Windows 10 update causes PCs to slow down: What to do now

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Recent Windows 10 updates are notoriously flooded with bugs but many of the problems encountered can be ignored with minimal damage done. Unfortunately, those who are affected by the latest error aren't so lucky. 

As reported by Windows Latest, update KB4559309 is causing some PCs to slow down. Released to replace the old Edge browser with the new Chromium-based one, the KB4559309 update is hampering the performance of some laptops and desktops, especially during boot up.

To make matters worse, the update is pushed out automatically, so you don't have the option to opt-out as you would with a manual update. After your PC is forced to install the update, it could begin to slow down, as some users have recorded.

“Since this update was installed I have had boot problems and can only boot in safe mode. Windows startup repair says it can’t fix the problem,” one user wrote on Microsoft's community forums page. Those concerns were echoed by several others in the 30-post thread.

As with most Windows 10 errors, this issue only affects a portion of users, and from what we can tell, it's a very small group. Chances are you won't run into any performance problems after the update installs onto your machine. In fact, you'll probably really enjoy the update, as the new Edge browser is a huge improvement over the previous one, and we even prefer it to Chrome.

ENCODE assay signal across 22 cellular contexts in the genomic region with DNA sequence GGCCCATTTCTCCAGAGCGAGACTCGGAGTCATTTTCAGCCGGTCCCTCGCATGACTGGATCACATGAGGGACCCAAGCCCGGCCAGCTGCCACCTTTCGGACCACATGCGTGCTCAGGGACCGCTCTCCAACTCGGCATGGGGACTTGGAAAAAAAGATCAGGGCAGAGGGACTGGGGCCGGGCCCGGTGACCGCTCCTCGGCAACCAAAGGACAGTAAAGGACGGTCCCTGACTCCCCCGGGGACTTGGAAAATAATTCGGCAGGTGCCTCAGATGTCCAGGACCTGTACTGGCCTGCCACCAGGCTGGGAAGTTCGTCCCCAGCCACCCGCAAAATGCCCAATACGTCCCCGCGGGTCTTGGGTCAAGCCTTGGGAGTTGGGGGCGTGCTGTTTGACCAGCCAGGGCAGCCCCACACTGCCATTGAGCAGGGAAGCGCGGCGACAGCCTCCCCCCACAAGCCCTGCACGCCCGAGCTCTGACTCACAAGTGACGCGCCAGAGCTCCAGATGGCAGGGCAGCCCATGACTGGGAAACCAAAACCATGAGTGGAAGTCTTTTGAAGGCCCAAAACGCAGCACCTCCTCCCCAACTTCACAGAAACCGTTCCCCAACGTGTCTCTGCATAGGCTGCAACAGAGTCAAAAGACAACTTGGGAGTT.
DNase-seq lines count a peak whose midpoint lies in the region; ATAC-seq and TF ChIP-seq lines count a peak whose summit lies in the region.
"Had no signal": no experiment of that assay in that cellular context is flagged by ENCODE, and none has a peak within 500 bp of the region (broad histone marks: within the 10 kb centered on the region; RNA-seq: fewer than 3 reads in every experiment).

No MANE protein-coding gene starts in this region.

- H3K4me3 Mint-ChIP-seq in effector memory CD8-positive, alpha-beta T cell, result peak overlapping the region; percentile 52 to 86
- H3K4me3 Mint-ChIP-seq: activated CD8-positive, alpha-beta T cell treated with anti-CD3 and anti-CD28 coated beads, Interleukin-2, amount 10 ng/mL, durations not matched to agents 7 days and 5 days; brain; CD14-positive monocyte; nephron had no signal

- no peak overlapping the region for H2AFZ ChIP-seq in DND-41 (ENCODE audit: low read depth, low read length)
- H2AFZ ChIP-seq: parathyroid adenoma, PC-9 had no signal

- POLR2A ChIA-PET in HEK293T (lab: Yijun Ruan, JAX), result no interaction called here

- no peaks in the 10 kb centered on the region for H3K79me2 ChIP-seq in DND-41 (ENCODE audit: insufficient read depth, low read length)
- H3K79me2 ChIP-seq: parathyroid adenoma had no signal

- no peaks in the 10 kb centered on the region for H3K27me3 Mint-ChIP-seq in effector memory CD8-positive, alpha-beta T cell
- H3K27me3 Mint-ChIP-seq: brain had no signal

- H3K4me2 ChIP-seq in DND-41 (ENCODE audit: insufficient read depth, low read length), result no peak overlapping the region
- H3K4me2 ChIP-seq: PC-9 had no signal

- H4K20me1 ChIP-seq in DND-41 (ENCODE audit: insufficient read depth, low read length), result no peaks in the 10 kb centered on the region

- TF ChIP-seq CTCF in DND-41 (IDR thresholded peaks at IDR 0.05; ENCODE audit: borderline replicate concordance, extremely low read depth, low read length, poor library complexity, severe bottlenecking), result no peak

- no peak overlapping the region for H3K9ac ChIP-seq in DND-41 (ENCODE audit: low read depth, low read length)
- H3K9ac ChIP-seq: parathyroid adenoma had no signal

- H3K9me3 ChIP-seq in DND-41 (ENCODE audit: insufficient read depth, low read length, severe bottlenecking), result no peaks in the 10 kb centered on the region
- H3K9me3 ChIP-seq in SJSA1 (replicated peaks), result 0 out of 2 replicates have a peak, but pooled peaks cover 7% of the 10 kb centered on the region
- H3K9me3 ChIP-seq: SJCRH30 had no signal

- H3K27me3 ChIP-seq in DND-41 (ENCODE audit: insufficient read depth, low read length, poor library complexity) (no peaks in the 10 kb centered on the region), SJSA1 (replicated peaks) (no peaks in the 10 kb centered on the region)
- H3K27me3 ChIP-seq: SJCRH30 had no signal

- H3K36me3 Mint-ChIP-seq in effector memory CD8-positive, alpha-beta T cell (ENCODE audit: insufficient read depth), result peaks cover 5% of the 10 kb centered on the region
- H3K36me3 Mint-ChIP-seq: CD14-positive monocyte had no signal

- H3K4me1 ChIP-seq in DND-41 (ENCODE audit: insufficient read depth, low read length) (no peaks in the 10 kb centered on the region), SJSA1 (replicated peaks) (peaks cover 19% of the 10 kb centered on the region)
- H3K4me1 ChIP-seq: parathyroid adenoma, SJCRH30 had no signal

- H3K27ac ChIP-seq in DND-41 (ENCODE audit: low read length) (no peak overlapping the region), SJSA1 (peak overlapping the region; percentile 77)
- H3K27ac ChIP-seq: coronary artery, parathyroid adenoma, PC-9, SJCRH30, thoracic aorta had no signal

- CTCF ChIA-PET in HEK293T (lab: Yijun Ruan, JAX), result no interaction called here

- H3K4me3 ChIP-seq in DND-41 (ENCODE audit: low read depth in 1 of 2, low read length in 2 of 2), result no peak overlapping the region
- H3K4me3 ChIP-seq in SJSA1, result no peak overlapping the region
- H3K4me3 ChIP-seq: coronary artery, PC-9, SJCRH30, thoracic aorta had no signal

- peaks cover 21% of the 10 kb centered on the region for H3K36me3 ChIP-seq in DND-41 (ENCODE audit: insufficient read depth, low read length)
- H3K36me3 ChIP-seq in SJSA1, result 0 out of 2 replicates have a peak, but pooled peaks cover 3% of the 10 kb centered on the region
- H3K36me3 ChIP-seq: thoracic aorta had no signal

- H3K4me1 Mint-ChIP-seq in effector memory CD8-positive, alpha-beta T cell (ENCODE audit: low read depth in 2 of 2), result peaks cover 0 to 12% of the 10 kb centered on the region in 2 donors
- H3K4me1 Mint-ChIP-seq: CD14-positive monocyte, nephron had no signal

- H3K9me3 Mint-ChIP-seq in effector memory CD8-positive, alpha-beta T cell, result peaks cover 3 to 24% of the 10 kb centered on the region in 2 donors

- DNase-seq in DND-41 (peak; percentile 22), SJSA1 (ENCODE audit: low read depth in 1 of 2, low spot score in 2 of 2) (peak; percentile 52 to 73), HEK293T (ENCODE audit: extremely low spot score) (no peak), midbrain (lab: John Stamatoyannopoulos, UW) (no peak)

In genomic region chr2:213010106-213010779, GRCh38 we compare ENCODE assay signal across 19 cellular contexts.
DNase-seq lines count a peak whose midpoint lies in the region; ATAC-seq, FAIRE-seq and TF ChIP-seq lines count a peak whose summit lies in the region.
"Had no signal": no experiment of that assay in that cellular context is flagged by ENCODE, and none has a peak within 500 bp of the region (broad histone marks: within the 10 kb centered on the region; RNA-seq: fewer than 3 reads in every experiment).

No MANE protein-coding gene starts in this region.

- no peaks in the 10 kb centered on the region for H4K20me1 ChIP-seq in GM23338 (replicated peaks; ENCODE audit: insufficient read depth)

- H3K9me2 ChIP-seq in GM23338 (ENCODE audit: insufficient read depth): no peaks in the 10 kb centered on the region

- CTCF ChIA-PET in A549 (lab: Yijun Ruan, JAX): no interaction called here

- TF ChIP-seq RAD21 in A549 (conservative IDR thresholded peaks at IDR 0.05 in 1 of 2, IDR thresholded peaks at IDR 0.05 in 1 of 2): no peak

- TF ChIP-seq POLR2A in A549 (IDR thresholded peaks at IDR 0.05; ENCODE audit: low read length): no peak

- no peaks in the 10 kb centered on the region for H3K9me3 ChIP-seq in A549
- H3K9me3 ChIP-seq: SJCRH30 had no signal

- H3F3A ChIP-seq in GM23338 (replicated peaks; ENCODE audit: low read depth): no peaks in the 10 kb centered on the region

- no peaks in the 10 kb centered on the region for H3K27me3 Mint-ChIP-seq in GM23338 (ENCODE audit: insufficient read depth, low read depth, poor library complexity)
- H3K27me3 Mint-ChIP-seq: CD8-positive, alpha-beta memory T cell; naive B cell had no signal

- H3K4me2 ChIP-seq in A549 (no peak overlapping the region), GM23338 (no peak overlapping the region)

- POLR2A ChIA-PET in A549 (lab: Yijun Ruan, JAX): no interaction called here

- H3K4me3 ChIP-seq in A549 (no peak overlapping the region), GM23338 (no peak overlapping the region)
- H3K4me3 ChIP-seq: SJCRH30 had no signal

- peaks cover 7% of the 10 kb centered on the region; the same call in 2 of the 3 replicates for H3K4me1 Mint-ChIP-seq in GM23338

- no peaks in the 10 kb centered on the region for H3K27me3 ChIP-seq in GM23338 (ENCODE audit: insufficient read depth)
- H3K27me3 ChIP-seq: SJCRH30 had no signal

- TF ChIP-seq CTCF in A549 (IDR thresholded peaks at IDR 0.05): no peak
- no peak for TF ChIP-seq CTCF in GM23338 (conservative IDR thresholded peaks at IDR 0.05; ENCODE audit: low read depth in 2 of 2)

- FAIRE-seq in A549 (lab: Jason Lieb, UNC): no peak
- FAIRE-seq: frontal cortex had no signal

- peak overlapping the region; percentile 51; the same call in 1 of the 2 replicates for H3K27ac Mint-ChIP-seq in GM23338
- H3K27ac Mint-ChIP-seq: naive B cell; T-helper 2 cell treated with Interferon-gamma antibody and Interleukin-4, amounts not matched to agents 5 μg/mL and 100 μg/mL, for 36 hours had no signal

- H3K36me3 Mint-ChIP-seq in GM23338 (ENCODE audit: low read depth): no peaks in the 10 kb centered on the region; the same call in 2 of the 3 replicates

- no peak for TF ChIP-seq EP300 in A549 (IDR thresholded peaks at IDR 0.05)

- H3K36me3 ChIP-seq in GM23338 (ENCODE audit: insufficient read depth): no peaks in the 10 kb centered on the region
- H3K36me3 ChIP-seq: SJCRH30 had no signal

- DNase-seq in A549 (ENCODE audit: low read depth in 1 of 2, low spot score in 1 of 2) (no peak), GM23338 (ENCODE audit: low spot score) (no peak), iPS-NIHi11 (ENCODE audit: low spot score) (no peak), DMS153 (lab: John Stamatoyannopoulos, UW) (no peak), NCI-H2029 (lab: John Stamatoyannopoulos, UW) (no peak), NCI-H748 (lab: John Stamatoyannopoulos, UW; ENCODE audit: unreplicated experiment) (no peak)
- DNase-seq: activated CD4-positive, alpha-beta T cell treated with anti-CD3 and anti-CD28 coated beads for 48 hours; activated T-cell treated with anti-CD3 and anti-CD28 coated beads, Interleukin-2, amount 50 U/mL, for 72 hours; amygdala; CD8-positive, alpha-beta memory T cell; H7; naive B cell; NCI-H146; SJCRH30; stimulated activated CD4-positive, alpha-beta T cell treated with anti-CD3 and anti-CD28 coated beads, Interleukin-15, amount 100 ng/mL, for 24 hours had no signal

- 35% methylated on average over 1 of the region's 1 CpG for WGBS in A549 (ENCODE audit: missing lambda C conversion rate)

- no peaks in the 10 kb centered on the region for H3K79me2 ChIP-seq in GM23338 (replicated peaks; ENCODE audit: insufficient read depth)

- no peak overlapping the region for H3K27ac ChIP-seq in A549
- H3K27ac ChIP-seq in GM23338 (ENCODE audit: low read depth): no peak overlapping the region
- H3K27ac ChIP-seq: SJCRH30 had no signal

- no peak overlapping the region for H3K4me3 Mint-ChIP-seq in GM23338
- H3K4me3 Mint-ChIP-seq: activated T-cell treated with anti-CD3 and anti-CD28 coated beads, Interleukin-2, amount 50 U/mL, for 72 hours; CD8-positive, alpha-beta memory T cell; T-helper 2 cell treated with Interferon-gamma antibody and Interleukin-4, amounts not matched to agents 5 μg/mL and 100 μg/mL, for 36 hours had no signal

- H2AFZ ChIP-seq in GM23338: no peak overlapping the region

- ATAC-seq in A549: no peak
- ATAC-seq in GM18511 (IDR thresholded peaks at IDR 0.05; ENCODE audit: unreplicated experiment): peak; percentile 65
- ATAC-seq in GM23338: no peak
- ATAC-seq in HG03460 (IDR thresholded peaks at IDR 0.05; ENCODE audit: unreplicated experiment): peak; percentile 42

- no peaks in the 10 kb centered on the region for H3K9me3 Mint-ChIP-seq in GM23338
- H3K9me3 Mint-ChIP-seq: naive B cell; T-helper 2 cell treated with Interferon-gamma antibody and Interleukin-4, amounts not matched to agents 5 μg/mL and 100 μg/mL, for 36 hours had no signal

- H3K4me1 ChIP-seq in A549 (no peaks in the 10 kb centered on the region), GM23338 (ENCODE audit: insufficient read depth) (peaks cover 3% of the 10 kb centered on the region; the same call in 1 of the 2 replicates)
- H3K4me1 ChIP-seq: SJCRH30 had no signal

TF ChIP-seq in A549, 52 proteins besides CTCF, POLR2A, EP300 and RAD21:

What to do now

If you're worried about how the KB4559309 update will impact your system, consider manually downloading the Chromium-based Edge browser. This will supposedly block the offending update from automatically installing onto your machine. 

If that ship has sailed, you can try reverting to an older version of Windows 10 by using the System Restore feature. Microsoft has this handy guide on how to roll back to an earlier version of Windows.

Phillip Tracy

Phillip Tracy is the assistant managing editor at Laptop Mag where he reviews laptops, phones and other gadgets while covering the latest industry news. After graduating with a journalism degree from the University of Texas at Austin, Phillip became a tech reporter at the Daily Dot. There, he wrote reviews for a range of gadgets and covered everything from social media trends to cybersecurity. Prior to that, he wrote for RCR Wireless News covering 5G and IoT. When he's not tinkering with devices, you can find Phillip playing video games, reading, traveling or watching soccer.